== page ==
Snowy surprise shocks Kitsap

The Silverdale Community Center was turned into a winter wonderland by Wednesday’s snowfall. An estimated 6-8 inches of the powdery stuff fell Nov. 28, but mostly melted by Thursday. - Rogerick Anas/staff photo
The Silverdale Community Center was turned into a winter wonderland by Wednesday’s snowfall. An estimated 6-8 inches of the powdery stuff fell Nov. 28, but mostly melted by Thursday.
— image credit: Rogerick Anas/staff photo

Shortly after 5 a.m Wednesday, Nov. 28, 30 Kitsap County snow plows roared to life and headed out to major arterials as an unpredicted snowstorm blanketed the area.

National Weather Service officials said two to eight inches of snow fell on Kitsap County Wednesday morning.

“There is an on-call employee every night and, in this case, either the 911 center or the sheriff’s office alerted that person of what was going on,” county Department of Public Works engineer Callene Abernathy said. “When snow falls, people start to call 911 or the sheriff’s office to report incidents.”

By midday, the county had plowed and sanded most major roadways.

Despite the county’s efforts, a barrage of accidents littered county roads and state highways, slowing traffic to a crawl in many areas.

Washington State Patrol Trooper Glen Tyrrell said serious delays occurred along state routes 16, 3, 307 and 303.

Closures were also imposed. State Route 303 was closed at Ridgetop so plows and sand trucks could make the grade safer.

North-south county travel took as long as two hours Wednesday morning, according to county employees commuting from northern communities to the courthouse in Port Orchard.

Puget Sound Energy (PSE) spokesmen reported that 16,000 residential and commercial customers in Kitsap County were without power Wednesday.

Roadside trees and branches, laden with snow, cracked and bent under the pressure and fell on nearby lines.

PSE regional spokesman Don McDaniel said power was expected to be restored to all customers by Thursday afternoon.

“Most of the customers hit the hardest were in Kitsap and Jefferson counties,” McDaniel said, “with some customers losing power in Thurston County as well.”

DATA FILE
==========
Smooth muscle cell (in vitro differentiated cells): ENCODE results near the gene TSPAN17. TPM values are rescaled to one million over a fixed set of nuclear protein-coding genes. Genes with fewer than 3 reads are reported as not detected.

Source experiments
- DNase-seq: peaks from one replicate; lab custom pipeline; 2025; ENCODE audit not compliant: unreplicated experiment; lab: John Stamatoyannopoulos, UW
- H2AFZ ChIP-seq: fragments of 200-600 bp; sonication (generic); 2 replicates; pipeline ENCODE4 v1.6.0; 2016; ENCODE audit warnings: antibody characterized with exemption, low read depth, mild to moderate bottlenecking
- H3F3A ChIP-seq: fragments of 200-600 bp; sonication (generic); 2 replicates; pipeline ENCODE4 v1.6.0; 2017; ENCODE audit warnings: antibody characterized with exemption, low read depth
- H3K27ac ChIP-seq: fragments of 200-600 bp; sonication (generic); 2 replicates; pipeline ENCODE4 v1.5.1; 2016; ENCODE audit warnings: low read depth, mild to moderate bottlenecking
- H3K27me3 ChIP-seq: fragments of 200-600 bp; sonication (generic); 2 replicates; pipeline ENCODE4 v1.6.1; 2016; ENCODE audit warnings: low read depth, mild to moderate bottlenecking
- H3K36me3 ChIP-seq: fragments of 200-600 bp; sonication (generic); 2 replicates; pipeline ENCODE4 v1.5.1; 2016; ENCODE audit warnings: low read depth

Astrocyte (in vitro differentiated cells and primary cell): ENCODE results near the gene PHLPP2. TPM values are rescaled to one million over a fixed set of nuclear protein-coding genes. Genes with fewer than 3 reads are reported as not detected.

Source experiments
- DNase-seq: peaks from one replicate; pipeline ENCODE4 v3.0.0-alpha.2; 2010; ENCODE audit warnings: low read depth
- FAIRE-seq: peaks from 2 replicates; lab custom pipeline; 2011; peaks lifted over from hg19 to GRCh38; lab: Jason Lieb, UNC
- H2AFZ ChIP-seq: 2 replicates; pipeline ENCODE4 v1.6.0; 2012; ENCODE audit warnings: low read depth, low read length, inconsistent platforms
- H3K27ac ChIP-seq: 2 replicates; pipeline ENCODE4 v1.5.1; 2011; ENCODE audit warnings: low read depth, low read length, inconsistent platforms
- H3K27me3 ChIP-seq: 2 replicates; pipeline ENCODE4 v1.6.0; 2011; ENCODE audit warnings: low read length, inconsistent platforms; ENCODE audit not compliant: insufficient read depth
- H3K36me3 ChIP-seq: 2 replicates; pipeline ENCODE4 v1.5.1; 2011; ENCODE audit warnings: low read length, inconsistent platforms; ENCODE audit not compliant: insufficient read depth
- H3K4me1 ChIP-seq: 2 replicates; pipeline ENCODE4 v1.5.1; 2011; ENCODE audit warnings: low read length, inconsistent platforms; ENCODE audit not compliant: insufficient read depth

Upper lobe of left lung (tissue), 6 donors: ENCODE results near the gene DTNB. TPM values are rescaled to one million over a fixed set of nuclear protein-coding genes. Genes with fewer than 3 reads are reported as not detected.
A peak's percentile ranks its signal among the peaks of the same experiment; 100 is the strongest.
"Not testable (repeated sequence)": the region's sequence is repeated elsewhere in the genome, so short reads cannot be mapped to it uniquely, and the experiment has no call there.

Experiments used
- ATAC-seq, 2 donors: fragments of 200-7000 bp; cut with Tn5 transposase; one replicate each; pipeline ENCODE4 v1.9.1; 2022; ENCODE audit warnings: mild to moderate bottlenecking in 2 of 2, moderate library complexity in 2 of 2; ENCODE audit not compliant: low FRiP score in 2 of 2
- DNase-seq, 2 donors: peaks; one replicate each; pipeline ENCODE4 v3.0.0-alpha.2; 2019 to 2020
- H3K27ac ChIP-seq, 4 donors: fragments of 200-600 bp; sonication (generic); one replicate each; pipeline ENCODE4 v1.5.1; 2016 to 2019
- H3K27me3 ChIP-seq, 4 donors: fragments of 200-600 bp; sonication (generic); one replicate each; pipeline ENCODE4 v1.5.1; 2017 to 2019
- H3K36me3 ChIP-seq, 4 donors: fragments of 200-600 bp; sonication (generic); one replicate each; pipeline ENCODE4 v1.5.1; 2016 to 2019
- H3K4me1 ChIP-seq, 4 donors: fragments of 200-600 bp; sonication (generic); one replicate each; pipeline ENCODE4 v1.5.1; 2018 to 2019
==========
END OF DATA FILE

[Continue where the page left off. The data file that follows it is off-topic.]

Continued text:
Dispatchers at Kitsap County Central Communications were busy early Wednesday morning and well into the day. Night-shift dispatchers were asked to stay longer and help the morning shift deal with the increased call volume.

This was pretty typical for a snow day,” said Dave Magnenat, assistant director of CenCom. “The staggered commute times, with school cancellations and delays, did help mitigate traffic problems.”

Central Kitsap Fire and Rescue crews responded to nearly 90 calls Wednesday, according to spokesperson Judy Knudtzon.

“Many of the calls were motor-vehicle related where people were not injured,” Knudtzon said. “And most of the other calls had to do with fallen tree limbs and downed power lines.”

Other calls involved “people with breathing problems” caused by the sudden weather change, Knudtzon said.

Despite the numerous vehicle accidents, there were few weather-related injuries at the three Harrison Hospital sites.

“We only saw five people come in with weather-related injuries,” hospital spokesperson Patti Hart said Wednesday afternoon. “Those ranged from a motor-vehicle accident to a tree branch falling on somebody to a couple of falls on the ice.”

Hart said all of the injured were treated and released Wednesday.

“I’m surprised more people weren’t injured in motor-vehicle crashes,” Hart said, adding that snow-removal equipment and de-icers were available to keep the hospitals accessible.

“I’m glad we were ready,” Hart said.

By Wednesday afternoon, National Weather Service officials said scattered rain started to fall throughout the peninsula. Snow started to melt in many areas, leaving slushy wet roads and sidewalks.

Sean Lamphere contributed to this report.

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